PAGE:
Sunday, 15 November 2009

Times: Editorial: Values cannot be taken for granted
Saturday, 14th November 2009

From time to time, the University carries out surveys among students in an attempt to try and give an indication of their views on faith and morals. Despite Malta's strong Catholic cultural roots, the inexorable trend over the recent years has shown a sustained move away from the relatively unchallenged traditional values of the past.

The increased acceptance of contraception, cohabitation, gay marriage, divorce, the morning-after pill and abortion are a reflection of the changing moral norms of society in general.

These changes are greeted by the progressives as a sign of emancipation, a sign that Malta is coming of age and joining the mainstream of society in the rest of the Western world. Alas, such simplification risks glossing over the implication of what such progress could lead to.
Look at the wider picture and you will notice that these so-called progressive changes have had a devastating impact on the integrity and stability of long-term relationships. As a result, the family institution is in crisis and the birth rate in Europe has plummeted to worryingly low levels that make the sustainability of European culture anything but secure.

President George Abela recently pointed out that: "The family was a universal and irreplaceable community rooted in human nature that was the basis for all societies at all times. As the cradle of life and love for each new generation, the family was the primary source of personal identity, self-esteem and support for children. This raises the question as to whether the strong family values of marriage and fidelity, child-bearing and rearing and the family value bond will continue to resist the daunting challenges ahead."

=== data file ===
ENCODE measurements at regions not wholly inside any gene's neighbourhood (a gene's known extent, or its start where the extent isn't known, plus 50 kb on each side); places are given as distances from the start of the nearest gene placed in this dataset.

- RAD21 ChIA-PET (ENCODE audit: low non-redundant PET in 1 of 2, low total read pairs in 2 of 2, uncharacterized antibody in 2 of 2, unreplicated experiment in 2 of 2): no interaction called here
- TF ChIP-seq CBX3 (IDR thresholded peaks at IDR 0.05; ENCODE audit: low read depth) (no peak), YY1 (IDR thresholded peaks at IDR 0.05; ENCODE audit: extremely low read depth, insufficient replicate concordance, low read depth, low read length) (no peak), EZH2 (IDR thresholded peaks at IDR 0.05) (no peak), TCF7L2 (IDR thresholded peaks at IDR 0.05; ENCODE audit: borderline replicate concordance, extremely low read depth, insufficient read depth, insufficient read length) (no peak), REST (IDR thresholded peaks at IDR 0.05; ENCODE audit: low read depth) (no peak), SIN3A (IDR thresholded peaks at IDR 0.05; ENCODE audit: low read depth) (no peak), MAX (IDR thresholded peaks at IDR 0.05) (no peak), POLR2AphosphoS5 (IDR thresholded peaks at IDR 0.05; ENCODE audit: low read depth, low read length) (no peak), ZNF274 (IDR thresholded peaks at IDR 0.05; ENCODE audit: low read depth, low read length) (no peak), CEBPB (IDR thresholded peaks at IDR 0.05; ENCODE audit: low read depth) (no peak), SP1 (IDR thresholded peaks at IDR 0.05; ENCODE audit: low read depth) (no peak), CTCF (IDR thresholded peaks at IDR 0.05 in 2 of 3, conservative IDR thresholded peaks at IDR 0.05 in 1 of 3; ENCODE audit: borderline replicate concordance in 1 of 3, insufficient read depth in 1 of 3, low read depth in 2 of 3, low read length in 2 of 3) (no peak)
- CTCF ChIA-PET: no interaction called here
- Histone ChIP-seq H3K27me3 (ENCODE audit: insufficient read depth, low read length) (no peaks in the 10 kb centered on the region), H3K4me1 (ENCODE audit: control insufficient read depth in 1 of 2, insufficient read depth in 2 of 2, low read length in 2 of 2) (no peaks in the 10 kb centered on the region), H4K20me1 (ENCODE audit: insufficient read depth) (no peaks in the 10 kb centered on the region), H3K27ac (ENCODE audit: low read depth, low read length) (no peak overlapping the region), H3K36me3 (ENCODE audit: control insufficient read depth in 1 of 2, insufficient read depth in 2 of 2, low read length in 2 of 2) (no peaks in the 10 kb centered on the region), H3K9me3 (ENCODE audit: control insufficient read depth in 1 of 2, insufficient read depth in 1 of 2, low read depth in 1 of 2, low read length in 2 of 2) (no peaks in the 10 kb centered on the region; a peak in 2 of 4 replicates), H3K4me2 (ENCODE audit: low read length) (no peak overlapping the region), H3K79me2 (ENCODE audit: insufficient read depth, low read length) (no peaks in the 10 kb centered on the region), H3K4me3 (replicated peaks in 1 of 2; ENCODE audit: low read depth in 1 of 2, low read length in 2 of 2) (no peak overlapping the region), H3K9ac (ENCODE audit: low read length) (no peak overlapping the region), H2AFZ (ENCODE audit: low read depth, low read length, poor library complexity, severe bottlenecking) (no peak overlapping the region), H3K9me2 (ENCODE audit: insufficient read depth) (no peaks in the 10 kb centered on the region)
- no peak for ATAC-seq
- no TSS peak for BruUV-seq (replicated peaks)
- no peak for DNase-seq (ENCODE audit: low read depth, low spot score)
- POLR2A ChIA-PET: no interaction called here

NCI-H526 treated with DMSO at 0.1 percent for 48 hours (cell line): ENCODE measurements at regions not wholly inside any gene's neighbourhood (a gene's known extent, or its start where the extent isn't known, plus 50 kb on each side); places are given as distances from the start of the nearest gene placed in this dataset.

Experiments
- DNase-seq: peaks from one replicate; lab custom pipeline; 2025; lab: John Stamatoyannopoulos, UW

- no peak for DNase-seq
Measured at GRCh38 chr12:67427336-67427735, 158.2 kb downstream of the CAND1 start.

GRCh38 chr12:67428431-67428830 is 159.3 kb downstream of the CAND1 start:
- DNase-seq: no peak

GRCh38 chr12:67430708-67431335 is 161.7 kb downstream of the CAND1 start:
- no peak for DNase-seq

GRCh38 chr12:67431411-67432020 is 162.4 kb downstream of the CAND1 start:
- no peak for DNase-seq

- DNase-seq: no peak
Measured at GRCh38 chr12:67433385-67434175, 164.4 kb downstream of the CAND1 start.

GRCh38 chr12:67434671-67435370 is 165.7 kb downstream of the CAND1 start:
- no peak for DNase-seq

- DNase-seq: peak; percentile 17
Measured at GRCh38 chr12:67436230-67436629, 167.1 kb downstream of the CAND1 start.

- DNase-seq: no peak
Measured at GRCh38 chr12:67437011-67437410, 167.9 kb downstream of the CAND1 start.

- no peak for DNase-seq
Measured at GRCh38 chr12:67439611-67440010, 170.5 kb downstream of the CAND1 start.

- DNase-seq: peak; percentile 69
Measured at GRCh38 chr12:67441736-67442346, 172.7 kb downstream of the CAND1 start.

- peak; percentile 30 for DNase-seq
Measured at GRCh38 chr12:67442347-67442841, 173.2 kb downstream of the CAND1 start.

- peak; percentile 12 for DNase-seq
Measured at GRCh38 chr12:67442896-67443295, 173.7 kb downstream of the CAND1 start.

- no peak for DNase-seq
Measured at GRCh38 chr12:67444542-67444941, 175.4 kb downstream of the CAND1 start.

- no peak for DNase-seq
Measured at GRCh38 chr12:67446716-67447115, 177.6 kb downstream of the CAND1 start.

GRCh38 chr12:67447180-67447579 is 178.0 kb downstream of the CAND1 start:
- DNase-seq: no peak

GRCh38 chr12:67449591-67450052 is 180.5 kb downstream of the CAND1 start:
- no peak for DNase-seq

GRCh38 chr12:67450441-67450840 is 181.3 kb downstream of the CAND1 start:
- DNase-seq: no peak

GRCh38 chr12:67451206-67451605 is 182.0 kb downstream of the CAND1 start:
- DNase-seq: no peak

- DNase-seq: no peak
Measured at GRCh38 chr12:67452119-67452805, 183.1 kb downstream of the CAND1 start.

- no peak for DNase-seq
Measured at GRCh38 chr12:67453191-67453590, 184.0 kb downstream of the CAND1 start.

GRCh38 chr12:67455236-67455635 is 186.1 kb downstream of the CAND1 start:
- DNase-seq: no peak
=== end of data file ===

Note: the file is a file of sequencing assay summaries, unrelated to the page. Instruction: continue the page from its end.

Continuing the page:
If the prevailing trend in the decline in traditional values advances unabated, the answer is obviously negative.

Not surprisingly, the University survey, despite its limitations, reveals the clear link between the upholding of traditional values and the Catholic faith, pointing out that belief in what the Church stands for has dropped dramatically, from 75 per cent in 2003 to 51 per cent just five years later.

It is definitely a positive sign that students today are more acutely aware of the desire to act freely without adopting or accepting values and lifestyles because of fear and coercion. Belief in the faith and values of our ancestors can no longer survive just out of habit and convention.
This explains the eagerness of the University Chaplaincy to engage more effectively with the students. The Chaplaincy plans to encourage University students to delve into the tenets of their faith through a series of discussions held on campus.

As the University Chaplain, Fr Michael Bugeja, rightly said: "If we accept our Catholic faith without true knowledge, it will eventually fizzle out. Students need to be directed towards an informed faith in which they discuss issues they may not be convinced of."

The survey reveals that an astonishingly high number of students yearn for religious guidance. While 91 per cent claim to want to deepen their religious awareness, only about 20 per cent ever avail themselves of the services offered by the Chaplaincy. This paradoxical and puzzling contradiction will definitely prove to be quite a challenge to tackle and reconcile.

Undoubtedly, we live in a culture where traditional values can no longer be taken for granted. They have to be fathomed, analysed and made our own if we want to foster a faith worthy of adults, especially those of our future professional class.

[Click on the hyperlink above to view the comments on the Times' website.]

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